Nov. 8 (Bloomberg) -- Canadian Finance Minister Jim Flaherty said he will delay plans to balance the country’s budgets by one year, and implement new stimulus measures to help bolster a slowing recovery.
Flaherty, 61, released a budget update that projects a return to surplus by the fiscal plan that begins in April 2015, one year later than forecast in his June budget, in large part because of more conservative revenue assumptions. Cumulative deficits between 2011 and 2016 are now projected to be C$29 billion ($28.7 billion) more than budgeted in June.
The report comes amid a dimming outlook for growth as Europe’s debt crisis threatens to tip the global economy into recession. Prime Minister Stephen Harper said last week problems in Europe have begun to impact the country’s growth outlook, citing a 54,000 drop in employment during October.
“Let me be clear,” Flaherty said in a speech to the Calgary Chamber of Commerce, according to a prepared copy of the comments. “We will not be bound by ideology when it comes to make decisions to keep our economy strong.”
Canada will scale back planned payroll tax increases at a cost of C$600 million in the next fiscal year, and extend a work sharing program, Flaherty said today. The government also renewed the central bank’s 2 percent inflation target, highlighting its “flexible approach.”
The country’s employers have added a net 8,520 jobs over the past four months, even as data show the economy may have grown at a quarterly rate of more than 2.5 percent in the third quarter.
‘Lack of Confidence’
“It’s a reflection of the lack of confidence that has been spreading in world markets as a consequence of the European debt crisis,” Harper told reporters Nov. 4 in Cannes, France, where he attended a meeting of leaders from Group of 20 countries. “This is not by any way unique to Canada.”
Central bank governor Mark Carney has said economic recovery from the global financial crisis will take longer than from past recessions, and that the policy interest rate -- currently 1 percent -- may not return to normal levels even when the country’s has returned to operating at full capacity.
The Bank of Canada last month cut its forecasts for economic growth through the middle of 2012 as the U.S. and European economies falter, predicting the annualized pace of expansion in the world’s 10th largest economy will average 1.8 percent in the four quarters through June, compared with a previous estimate of 2.8 percent.
Today’s update projects the country’s debt to increase to C$640.6 billion through the 2015-16 fiscal year, up from a June projection of C$610 billion. The figures don’t include savings from a government spending review.
“It’s not material really in the grander scheme of things in terms of what it means for markets or whether the additional annual issuance would have any impact,” said Mark Chandler, head of Canada fixed-income strategy at RBC Capital Markets in Toronto.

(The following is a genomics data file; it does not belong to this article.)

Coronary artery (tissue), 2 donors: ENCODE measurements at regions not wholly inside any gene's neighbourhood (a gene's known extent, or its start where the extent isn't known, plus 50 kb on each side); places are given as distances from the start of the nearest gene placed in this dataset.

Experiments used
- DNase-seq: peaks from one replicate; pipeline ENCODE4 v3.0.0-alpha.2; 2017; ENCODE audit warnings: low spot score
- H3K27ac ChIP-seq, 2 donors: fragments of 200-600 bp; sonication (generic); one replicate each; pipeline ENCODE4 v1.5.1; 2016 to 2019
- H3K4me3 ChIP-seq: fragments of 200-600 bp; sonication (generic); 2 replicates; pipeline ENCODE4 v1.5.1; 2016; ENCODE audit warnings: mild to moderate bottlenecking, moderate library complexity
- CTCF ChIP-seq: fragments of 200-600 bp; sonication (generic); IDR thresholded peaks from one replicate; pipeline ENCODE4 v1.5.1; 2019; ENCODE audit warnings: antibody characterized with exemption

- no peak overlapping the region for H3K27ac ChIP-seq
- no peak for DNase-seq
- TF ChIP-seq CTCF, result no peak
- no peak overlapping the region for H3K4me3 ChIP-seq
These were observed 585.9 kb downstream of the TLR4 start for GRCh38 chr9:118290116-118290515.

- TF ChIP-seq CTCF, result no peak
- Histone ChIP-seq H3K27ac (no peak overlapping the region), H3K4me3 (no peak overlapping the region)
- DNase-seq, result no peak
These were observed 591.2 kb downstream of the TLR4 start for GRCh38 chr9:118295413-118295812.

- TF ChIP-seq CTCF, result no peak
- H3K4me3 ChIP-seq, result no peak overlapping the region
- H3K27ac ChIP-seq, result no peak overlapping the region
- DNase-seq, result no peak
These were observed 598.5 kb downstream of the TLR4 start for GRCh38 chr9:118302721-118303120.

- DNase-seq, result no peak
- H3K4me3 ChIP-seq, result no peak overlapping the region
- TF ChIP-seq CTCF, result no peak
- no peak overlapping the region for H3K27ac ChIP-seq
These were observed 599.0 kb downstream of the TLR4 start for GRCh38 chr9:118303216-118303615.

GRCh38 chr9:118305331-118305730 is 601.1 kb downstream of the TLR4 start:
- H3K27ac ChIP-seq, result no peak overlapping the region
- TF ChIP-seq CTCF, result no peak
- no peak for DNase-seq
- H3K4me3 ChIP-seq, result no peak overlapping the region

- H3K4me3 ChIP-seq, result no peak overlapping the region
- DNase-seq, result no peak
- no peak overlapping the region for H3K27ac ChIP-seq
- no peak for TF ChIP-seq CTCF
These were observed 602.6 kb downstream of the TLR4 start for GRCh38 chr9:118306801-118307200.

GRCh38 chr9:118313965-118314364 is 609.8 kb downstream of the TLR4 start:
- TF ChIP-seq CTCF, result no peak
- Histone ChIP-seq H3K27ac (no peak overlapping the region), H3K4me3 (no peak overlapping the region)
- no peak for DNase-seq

The update says employment insurance premiums will rise by 5 cents per C$100 of earnings next year, less than the 10-cent increase budgeted in June. The government will also extend a work-sharing program to 2012.
Flaherty’s governing Conservatives promised to accelerate Canada’s return to surplus during the campaign for May 2 elections that returned Prime Minister Stephen Harper to power with his first parliamentary majority. They pledged to implement new income tax cuts for families once the country returned to surplus.
The government’s revenue today was adjusted downward by about C$53 billion between 2011 and 2016 to account for slowing growth and increased global economic risk.
Excluding savings from a planned government spending review, the fiscal update projects deficits of C$31 billion in 2011-12, C$27.4 billion in 2012-13, C$17 billion in 2013-14, C$7.5 billion in 2014-15, C$3.4 billion in 2015-26, and a surplus of C$0.5 billion in 2016-17.
Including savings from the review, the update projects the deficit will shrink to C$26.4 billion in 2012-13, C$15 billion in 2013-14, and C$3.5 billion in 2014-15, before swinging to surpluses of C$0.6 billion in 2015-16 and C$4.5 billion in 2016-17. In both cases, the difference in cumulative deficits is about C$29 billion.
The government should make further investments in infrastructure to create jobs, rather than going ahead with planned cuts in the corporate income tax rate, said Peter Julian, a lawmaker for the New Democratic Party, the biggest opposition party in the country’s House of Commons.
“There’s certainly no indication that this government is taking off its rose-colored glasses,” Julian, the party’s finance spokesman, said in an interview with CBC News. “The government needs to act and it needs to make investments now to create jobs.”
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